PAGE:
Express Scripts moving to Florence Township

Express Scripts' move to Florence, Willingboro Mayor Eddie Cambell Jr. said, is going to leave his town with a "big, empty building."
Express Scripts' move to Florence, Willingboro Mayor Eddie Cambell Jr. said, is going to leave his town with a "big, empty building."
Posted: March 03, 2014

WILLINGBORO A dozen years after local officials persuaded Merck Medco to build the nation's largest pharmaceutical mail-order facility in the township and create more than 1,000 jobs, the company's latest owners are relocating to a neighboring community, a few miles away, where sweeter tax breaks and other incentives beckon.

Florence Township officials wooed Express Scripts, the new owner, with an offer that will slash the property taxes on the site by more than 75 percent - from $417,000 to $108,000 in its first year. There would be a fixed yearly payment, instead of taxes tied to assessed value, that would gradually rise over 20 years to only $232,000, considerably less than the 30-year tax break Willingboro had provided when economic times were different.

Florence also added an expedited approval process and special permission to expand in the future without further oversight, said Florence Administrator Richard Brook.

"You always have to ask, 'Would they have come without an incentive?' And the answer is no," he said. These deals, he said, are required "to land a company of this size and magnitude." The company will pay $3.8 million in taxes over the 20 years.

The New Jersey Economic Development Authority went further. When the company threatened to move its operation out of state, it was awarded a $40 million tax credit against state taxes, over a 10-year period.

The situation with Express Scripts is typical of businesses that seek incentives to locate or remain in a community. States and towns aggressively compete to bring in and retain businesses and industries, sometimes offering lucrative tax breaks and special treatment with little regard for a company's employment track record.

Two years ago the St. Louis-based Express Scripts laid off 900 employees throughout New Jersey when it acquired Medco Health Solutions - Merck Medco's successor - for $29.1 billion.

When Merck Medco first came to Willingboro - a struggling township that had targeted a desolate shopping center for a rebirth - the company had promised 1,200 jobs, township officials said. Merck Medco built a 280,000-square-foot facility - the size of several football fields - and set up conveyor belts that stretch two miles.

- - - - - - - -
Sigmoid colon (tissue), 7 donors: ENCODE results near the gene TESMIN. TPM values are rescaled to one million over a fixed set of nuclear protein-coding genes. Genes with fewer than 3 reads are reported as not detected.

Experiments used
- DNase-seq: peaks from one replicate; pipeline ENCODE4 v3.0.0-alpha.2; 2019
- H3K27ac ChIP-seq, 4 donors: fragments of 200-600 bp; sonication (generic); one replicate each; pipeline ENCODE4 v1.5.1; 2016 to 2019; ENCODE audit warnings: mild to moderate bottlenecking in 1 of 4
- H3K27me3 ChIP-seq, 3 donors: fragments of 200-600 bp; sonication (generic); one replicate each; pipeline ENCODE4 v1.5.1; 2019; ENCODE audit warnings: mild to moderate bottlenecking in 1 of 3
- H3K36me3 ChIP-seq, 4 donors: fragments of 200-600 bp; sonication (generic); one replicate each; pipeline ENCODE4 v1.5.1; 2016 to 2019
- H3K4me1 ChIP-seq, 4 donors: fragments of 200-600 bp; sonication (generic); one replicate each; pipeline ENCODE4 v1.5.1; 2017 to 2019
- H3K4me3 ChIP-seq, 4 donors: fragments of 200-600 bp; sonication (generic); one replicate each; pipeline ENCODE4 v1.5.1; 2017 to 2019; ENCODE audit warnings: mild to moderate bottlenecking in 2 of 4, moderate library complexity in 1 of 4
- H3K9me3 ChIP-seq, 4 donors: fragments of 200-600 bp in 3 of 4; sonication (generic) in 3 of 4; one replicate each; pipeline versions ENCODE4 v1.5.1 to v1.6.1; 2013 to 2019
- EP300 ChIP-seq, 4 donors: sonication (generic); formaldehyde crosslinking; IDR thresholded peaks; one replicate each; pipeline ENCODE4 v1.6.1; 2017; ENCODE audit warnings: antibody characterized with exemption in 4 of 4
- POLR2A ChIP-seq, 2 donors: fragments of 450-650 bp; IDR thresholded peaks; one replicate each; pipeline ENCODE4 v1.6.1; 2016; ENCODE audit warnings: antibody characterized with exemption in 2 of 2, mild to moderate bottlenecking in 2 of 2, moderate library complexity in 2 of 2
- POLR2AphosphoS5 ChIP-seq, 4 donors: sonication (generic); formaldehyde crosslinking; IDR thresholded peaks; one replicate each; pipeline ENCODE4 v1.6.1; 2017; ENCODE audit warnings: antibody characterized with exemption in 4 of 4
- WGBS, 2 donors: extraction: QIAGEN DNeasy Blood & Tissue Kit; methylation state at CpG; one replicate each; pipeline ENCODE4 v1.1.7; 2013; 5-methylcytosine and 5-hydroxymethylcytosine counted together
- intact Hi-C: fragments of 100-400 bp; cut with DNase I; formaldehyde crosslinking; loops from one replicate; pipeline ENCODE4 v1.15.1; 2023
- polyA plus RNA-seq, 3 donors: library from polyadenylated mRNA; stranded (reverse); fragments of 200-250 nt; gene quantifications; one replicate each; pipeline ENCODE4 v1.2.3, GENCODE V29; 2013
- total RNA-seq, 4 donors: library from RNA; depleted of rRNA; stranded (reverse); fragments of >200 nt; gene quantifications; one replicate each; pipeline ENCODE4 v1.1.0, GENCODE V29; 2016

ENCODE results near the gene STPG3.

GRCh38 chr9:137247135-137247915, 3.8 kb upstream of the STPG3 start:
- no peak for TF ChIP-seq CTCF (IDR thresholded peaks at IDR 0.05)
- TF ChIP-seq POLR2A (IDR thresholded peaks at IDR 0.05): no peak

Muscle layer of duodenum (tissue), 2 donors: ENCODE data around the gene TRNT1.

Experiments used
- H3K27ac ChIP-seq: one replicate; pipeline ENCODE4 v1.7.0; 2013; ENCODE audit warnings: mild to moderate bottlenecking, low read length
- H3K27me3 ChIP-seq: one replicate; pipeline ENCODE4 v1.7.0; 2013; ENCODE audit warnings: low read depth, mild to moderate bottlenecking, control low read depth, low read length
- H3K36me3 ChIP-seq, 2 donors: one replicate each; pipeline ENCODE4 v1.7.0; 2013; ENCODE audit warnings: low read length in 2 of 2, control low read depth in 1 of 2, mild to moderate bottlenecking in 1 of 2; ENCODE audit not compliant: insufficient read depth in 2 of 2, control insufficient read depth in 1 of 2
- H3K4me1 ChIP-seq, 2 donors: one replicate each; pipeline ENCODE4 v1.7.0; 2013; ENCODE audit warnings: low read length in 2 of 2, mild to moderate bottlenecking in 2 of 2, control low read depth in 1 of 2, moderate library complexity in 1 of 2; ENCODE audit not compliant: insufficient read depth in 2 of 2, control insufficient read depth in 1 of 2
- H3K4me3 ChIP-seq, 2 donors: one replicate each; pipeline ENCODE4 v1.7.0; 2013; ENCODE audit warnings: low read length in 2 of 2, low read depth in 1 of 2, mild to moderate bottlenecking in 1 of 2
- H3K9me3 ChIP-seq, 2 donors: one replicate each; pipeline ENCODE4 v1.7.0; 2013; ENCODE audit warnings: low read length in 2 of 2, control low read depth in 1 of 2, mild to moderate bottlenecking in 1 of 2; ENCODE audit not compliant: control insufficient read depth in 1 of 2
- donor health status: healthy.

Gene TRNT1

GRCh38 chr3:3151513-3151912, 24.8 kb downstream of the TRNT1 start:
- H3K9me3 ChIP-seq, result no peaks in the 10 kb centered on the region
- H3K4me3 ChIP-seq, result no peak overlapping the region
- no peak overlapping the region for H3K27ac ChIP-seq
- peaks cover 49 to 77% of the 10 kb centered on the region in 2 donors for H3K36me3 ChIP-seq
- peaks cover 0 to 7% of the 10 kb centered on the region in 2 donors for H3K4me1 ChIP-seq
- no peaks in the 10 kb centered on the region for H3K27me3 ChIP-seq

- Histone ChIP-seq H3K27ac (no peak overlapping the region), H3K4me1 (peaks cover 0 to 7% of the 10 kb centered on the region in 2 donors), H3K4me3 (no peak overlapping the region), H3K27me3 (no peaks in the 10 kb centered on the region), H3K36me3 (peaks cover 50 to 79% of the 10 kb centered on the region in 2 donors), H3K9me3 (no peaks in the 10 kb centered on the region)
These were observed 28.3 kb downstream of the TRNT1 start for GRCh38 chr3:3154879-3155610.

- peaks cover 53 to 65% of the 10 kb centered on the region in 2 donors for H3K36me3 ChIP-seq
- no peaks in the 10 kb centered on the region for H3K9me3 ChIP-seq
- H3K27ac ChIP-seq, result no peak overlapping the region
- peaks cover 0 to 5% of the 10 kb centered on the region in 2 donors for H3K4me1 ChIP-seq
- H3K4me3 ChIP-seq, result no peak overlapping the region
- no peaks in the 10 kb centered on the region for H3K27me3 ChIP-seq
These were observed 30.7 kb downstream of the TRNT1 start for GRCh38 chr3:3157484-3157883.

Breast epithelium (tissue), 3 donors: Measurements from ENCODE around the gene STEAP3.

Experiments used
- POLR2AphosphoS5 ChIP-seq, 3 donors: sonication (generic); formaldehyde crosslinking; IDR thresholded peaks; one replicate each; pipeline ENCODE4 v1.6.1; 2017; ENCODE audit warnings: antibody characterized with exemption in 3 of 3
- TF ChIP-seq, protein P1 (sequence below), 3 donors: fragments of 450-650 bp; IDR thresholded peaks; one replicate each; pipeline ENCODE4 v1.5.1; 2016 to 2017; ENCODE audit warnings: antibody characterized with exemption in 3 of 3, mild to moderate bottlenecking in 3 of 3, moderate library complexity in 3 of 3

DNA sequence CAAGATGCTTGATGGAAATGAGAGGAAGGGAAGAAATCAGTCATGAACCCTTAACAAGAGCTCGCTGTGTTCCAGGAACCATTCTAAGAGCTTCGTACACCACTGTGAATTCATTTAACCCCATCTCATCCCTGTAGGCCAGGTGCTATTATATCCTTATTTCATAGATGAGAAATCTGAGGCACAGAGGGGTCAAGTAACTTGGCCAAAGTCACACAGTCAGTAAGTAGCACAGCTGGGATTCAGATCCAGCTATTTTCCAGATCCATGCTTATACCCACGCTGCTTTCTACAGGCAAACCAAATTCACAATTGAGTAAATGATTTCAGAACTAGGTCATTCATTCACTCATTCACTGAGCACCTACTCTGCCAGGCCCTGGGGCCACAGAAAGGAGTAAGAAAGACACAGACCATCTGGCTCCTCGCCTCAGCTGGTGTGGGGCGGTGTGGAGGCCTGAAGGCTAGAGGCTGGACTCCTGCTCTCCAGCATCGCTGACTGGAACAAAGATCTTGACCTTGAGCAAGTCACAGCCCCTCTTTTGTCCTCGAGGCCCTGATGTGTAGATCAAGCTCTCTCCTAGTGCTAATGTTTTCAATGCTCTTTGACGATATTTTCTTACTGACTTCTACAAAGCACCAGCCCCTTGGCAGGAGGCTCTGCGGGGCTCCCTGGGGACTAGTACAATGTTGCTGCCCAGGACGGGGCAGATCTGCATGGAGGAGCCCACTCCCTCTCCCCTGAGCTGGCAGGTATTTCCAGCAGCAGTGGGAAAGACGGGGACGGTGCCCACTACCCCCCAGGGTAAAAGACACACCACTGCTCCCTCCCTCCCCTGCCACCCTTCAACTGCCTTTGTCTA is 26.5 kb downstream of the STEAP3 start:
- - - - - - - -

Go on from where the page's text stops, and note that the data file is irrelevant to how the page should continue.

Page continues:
Medco Health started out with 800 employees and heavily relied upon automation and robots to fill millions of pill bottles, label them, and package them for home delivery, according to a spokesperson. It took seven years for the company to reach 1,200 jobs. But then, in recent years, layoffs caused the number to plummet to half that workforce.

Willingboro Mayor Eddie Cambell Jr. said Express Scripts is going to leave the town with a "big, empty building." The company has been the town's biggest employer and did not notify township officials about whether the move will "put the workers on the street," he said, adding that many are town residents.

"I'm very distressed," said former Mayor Lavonne Bebler Johnson, who had helped entice Merck Medco to come to the town. She said officials offered a 30-year fixed-payment plan that cut their tax obligation by 50 to 60 percent and that called for them to gradually pay more until they reached their full share. "They're bailing out when we bent over backwards and granted them this great deal to come here," she said. "I'm disappointed there's no corporate loyalty to the towns that gave them a hand up," she said, adding this is a problem "that plagues every town in the country."

Under Express Scripts' agreement with the state EDA, the company will retain the 585 jobs it now has at the Willingboro facility and will create 128 new jobs when it moves to Florence.

Brian Henry, a company spokesman, said in an e-mail that "almost all of the employees" in Willingboro will "have jobs in the new site without having to apply" for them. He also said the new 239,000-square-foot facility - which is being built in a sprawling industrial park off Route 130 - is expected to be completed this summer. The Willingboro facility is on the same highway.

Express Scripts said in its application to EDA that it plans to invest $61.5 million in the plant, which will be leased from National Freight Inc. The company representatives told the agency the current center in Willingboro has "become obsolete." Henry said the company, which has 30,000 employees nationwide and which had reported its revenue in 2012 as about $93 million, wants to build "a state-of-the-art facility" in Florence that will best serve its customers. Nationwide, the company processes 1.4 billion prescriptions annually.

"Incentives were certainly a factor in addition to a combination of other considerations," Henry said, explaining the move. Express Scripts has five other similar facilities across the country.

To qualify, Express Scripts had to certify that it seriously considered moving out of state - possibly to Virginia - had it not received the incentive.

Express Scripts also had to repay the EDA the $6.6 million that Medco Health had received under an earlier tax-incentive program. Under that program, Medco Health had committed to creating and retaining at least 815 jobs in the state for 15 years, a period that is ongoing.

The $6.6 million, Henry said, "was an outstanding obligation we inherited."


jhefler@phillynews.com

856-779-3224 @JanHefler

www.inquirer.com/burlcobuzz

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